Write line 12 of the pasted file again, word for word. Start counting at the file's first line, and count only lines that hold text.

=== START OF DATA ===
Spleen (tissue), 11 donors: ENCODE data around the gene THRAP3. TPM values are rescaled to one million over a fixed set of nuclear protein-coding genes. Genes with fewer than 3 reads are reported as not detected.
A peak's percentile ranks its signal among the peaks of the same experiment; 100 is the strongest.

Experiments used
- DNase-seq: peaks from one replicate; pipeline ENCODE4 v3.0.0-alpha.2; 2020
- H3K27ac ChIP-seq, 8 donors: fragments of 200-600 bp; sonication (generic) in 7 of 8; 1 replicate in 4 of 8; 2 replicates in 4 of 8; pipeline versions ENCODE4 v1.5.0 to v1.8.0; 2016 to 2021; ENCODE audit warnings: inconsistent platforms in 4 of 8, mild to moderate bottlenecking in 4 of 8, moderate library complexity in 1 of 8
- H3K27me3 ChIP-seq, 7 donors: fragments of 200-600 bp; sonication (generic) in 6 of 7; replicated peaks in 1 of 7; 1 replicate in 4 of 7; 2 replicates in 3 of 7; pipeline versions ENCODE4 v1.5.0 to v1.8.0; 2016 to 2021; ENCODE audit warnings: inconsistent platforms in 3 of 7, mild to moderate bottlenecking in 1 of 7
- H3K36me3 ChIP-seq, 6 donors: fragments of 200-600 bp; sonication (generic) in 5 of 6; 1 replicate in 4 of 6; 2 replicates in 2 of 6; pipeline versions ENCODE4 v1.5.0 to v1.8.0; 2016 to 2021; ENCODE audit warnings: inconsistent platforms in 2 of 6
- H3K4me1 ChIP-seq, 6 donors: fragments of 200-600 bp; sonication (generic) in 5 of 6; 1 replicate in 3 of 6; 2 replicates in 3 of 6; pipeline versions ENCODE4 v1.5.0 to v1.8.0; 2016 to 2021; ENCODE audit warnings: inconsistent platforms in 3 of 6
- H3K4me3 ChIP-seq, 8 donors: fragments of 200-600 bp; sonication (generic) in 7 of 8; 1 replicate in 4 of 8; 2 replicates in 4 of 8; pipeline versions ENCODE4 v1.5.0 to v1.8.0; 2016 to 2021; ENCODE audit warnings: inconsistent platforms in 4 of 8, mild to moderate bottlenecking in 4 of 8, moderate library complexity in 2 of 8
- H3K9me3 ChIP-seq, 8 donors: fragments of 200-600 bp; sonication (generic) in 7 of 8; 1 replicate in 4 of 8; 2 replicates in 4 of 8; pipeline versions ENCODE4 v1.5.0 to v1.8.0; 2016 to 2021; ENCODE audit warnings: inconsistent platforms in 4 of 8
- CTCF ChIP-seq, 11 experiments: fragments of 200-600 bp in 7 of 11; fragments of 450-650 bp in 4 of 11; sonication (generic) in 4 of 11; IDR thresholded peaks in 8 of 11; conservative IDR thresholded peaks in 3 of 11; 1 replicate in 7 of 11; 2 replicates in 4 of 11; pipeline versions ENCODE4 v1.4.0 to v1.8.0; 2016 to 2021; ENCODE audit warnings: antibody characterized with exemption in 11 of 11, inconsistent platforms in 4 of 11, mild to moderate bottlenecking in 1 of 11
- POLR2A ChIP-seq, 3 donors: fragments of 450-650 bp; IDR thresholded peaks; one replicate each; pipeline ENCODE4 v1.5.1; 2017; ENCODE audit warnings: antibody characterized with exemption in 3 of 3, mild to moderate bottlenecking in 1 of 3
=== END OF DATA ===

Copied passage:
- POLR2A ChIP-seq, 3 donors: fragments of 450-650 bp; IDR thresholded peaks; one replicate each; pipeline ENCODE4 v1.5.1; 2017; ENCODE audit warnings: antibody characterized with exemption in 3 of 3, mild to moderate bottlenecking in 1 of 3